One of the side benefits of my nearly perverse love of steep learning curves and difficult challenges is that it sometimes feels like endurance training for hope and optimism.
Back in April, my acro partner got sidelined by an injury. Thankfully, they are well on the road to recovery. The upshot is that, for the last couple of months, I've been training without the benefit of a human being to toss in the air. Fortunately, it turns out they are a fantastic coach, and so I've had someone yelling at my rear end (sometimes literally) whenever I needed it.
So, I decided to focus on my handstand...which for me is an exercise in facing a fear, dismantling a trauma, and recovering from an injury of my own.
About five years ago, I heard the most magical phrase ever uttered in broken English by a grumpy aging acrobat...
"You doing self!"
I was beginning to nail my handstands without assistance, and it felt good. As the old clown in the troupe, it felt like moving the word impossible out of the way so I could get somewhere interesting.
Fortune being capricious, I only got to visit that interesting place for a short time. Not long after, I got injured during a show.
A pratfall went very wrong, and on stage in front of about 200 fans who had no idea at the time, I stopped "doing self" for a long time to come. On the bright side, they had no idea and loved the act. I got a standing ovation before I collapsed backstage.
It took a couple of weeks before I realized how thoroughly I had managed to screw myself up. You can use your imagination for grim details. The outcome was being derailed for a few years while everything healed enough to even try to do the extremely physical side of what I love to do.
Which brings me back to the last couple of years, where circumstances gave me an opportunity to really focus on getting back into my body and pushing it's ability to do silly things.
While pushing my limits, I learned lots of interesting things about myself. One thing that is deeply relevant is that I have a traumatic trigger which reliably fires in a very specific body position, because my lizard brain associated it with my injury.
People do this sort of body learning all the time, and the ways people work around it are fascinating. Most commonly, smart people learn how to avoid being in the place that makes their limbic systems have such strong negative opinions.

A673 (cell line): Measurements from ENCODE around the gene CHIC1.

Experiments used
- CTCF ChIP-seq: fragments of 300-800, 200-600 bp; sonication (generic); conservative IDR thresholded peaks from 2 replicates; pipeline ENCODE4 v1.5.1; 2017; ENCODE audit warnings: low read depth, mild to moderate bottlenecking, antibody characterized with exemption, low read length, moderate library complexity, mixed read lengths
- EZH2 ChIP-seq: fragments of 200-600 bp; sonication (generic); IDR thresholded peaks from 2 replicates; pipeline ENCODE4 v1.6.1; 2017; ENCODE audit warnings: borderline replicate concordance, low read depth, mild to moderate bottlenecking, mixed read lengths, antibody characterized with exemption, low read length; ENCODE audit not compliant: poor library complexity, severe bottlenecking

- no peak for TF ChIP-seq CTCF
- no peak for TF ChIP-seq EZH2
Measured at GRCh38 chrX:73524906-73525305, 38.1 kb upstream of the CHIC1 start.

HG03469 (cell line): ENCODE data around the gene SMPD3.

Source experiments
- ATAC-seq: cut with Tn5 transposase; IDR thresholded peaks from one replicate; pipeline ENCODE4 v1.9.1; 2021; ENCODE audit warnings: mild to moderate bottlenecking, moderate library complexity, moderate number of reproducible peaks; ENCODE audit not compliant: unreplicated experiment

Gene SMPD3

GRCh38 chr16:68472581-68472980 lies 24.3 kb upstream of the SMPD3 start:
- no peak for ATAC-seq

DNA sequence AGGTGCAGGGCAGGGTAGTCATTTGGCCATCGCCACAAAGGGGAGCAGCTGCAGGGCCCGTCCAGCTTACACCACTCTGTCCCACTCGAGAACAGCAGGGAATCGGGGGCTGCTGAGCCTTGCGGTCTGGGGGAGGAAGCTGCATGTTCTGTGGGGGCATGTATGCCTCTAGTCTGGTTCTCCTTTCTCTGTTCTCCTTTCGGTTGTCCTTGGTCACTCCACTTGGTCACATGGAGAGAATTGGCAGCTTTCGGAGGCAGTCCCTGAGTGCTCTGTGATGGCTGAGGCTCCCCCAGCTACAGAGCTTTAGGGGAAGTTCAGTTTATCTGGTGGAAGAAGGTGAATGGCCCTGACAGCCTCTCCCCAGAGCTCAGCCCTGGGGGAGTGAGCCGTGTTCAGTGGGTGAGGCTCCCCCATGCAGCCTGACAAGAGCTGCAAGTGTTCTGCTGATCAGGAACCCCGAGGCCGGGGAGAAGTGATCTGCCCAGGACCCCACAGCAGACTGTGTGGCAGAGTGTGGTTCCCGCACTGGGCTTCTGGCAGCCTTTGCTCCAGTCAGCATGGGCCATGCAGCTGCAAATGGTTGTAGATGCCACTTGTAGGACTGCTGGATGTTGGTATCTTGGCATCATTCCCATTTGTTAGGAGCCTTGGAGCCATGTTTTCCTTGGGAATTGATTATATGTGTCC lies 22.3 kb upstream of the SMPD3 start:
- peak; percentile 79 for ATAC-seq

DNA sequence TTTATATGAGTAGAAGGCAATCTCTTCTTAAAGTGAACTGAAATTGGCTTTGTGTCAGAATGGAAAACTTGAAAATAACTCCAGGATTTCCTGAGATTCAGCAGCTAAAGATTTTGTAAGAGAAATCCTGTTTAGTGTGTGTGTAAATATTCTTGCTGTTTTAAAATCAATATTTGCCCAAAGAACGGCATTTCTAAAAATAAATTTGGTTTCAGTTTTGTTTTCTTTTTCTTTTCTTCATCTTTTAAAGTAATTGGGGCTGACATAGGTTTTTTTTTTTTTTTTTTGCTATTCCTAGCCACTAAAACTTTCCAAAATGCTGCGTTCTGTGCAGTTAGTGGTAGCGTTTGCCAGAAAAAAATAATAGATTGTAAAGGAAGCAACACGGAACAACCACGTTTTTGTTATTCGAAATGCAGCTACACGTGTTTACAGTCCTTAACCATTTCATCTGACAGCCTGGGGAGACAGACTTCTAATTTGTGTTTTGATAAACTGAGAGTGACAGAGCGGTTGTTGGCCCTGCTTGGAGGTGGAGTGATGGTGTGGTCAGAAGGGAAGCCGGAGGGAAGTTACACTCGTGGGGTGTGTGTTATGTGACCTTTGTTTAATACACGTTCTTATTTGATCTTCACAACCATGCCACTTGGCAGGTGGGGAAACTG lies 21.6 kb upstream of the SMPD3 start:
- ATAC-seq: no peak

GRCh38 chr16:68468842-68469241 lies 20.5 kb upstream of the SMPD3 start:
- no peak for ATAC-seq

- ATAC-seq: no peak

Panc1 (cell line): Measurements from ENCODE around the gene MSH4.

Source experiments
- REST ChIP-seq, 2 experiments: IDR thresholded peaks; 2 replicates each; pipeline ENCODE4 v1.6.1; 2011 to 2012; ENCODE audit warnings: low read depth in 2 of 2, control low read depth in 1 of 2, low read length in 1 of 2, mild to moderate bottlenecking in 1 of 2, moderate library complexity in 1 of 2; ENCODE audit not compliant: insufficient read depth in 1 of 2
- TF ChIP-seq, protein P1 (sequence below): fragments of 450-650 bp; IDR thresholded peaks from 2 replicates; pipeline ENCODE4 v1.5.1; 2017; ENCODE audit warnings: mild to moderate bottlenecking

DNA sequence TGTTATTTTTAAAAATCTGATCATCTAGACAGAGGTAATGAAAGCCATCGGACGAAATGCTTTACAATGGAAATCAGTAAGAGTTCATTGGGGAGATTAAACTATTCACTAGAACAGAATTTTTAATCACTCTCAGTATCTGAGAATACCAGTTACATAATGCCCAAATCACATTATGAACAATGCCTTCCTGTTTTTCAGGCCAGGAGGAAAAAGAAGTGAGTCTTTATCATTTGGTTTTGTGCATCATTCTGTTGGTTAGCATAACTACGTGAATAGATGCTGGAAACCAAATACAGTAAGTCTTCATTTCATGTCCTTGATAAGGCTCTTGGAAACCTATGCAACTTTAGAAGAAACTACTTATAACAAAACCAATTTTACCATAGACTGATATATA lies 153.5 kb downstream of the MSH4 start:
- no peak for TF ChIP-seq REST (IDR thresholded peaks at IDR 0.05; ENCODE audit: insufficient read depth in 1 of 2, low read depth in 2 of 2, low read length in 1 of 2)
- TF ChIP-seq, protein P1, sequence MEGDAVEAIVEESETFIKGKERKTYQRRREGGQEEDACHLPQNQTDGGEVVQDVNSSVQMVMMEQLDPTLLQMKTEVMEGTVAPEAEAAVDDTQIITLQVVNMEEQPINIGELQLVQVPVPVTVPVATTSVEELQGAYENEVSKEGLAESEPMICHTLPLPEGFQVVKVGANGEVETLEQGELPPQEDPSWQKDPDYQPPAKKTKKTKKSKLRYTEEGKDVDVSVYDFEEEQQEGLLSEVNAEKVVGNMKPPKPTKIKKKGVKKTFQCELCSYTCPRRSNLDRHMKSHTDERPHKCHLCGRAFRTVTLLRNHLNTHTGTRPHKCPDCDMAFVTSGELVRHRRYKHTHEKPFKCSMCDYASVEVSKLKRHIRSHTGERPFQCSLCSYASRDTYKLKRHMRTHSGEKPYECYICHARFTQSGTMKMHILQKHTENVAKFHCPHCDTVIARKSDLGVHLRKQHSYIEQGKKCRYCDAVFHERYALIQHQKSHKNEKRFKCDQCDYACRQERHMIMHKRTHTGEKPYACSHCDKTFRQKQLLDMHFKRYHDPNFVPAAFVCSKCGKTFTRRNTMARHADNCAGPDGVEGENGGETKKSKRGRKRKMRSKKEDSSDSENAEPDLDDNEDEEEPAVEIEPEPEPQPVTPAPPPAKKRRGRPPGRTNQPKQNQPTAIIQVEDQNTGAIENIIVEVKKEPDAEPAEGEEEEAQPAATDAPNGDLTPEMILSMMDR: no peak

In my case, there are two problems:
The upshot is that for the last year I've been literally throwing my body at the wall, seeking to be in the place that makes me feel very much like I'm gonna die in horrible and completely irrational ways. If I could make one recommendation as you chase your life's passions, it would be avoiding full-blown panic attacks while you are inverted. Scientifically speaking, it's a terrible situation in which to torture test your fight or flight responses.
It's about as horrid as it sounds.
I kept chipping away at the problem, literally throwing myself at the wall hundreds of times trying to train both my body and mind that this was possible. My lizard brain doing pushups along with me, eventually getting too tired to say much.
Poor little creature was born to run, and I was making it sit there and watch as I tried my damnedest to prove it was wrong about this very impractical thing I was trying to do.
There came a point where it was pretty clear that the only thing keeping me from succeeding in my task was the fact that I was stopping it from happening. Knowing this was really demoralizing, because it meant that I knew it.
No magic feather was going to make me fly up there. Just me, the lizard and the wall...all dancing around which one of us was right.
Four months later was last Monday.
The wall was there, reassuring me that it would not collapse under my bulk. The lizard was there, yammering the now monotone chant that I might die. My acro partner was there, more melodically encouraging me to do the damned thing.
And my foot slapped the wall for the first time.
The wall kept its promise and caught me. There was no fear. The lizard was finally convinced.
It was by no means a total victory. I bounced off the wall and immediately returned to Terra Firma. My foot is sore, I'm exhausted, and I've still got months of work to do.
For the first time in a long while, I nudged that damnedly heavy word, "impossible" out of my way. Maybe just for a moment. Just long enough to see that there was still something on the other side of it.